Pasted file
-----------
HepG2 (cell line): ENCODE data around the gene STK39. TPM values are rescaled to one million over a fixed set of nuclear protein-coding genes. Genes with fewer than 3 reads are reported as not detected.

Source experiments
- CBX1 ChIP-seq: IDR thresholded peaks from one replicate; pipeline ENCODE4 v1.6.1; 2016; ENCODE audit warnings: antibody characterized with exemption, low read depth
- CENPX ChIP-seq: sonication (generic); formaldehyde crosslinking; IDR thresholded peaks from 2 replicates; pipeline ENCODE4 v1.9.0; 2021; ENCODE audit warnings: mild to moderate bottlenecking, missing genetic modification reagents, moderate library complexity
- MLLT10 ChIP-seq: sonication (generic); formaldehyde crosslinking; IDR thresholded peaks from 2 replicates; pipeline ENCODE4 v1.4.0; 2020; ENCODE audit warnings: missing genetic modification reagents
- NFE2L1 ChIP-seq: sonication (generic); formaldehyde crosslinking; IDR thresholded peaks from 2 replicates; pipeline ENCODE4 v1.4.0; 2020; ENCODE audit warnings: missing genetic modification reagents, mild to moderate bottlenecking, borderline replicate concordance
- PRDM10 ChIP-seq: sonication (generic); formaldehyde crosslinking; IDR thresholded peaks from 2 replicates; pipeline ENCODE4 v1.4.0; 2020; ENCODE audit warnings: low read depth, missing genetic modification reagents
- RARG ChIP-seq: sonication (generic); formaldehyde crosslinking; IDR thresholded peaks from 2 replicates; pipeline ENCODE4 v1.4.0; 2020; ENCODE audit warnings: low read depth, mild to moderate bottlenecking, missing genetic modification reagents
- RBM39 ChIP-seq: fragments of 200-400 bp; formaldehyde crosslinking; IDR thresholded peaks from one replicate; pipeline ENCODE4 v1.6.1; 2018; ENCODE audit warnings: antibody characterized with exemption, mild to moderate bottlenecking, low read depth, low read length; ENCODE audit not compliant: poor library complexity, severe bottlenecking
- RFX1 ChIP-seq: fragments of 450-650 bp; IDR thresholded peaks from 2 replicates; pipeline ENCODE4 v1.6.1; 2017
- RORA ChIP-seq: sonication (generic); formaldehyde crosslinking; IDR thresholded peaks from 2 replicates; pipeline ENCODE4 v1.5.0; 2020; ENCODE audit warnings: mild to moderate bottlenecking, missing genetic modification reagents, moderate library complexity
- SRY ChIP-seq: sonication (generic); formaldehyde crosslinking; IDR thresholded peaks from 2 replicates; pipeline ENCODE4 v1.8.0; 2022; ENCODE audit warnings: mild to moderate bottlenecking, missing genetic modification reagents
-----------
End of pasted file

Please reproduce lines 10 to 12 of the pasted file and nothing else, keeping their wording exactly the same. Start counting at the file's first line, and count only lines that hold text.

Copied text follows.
- RFX1 ChIP-seq: fragments of 450-650 bp; IDR thresholded peaks from 2 replicates; pipeline ENCODE4 v1.6.1; 2017
- RORA ChIP-seq: sonication (generic); formaldehyde crosslinking; IDR thresholded peaks from 2 replicates; pipeline ENCODE4 v1.5.0; 2020; ENCODE audit warnings: mild to moderate bottlenecking, missing genetic modification reagents, moderate library complexity
- SRY ChIP-seq: sonication (generic); formaldehyde crosslinking; IDR thresholded peaks from 2 replicates; pipeline ENCODE4 v1.8.0; 2022; ENCODE audit warnings: mild to moderate bottlenecking, missing genetic modification reagents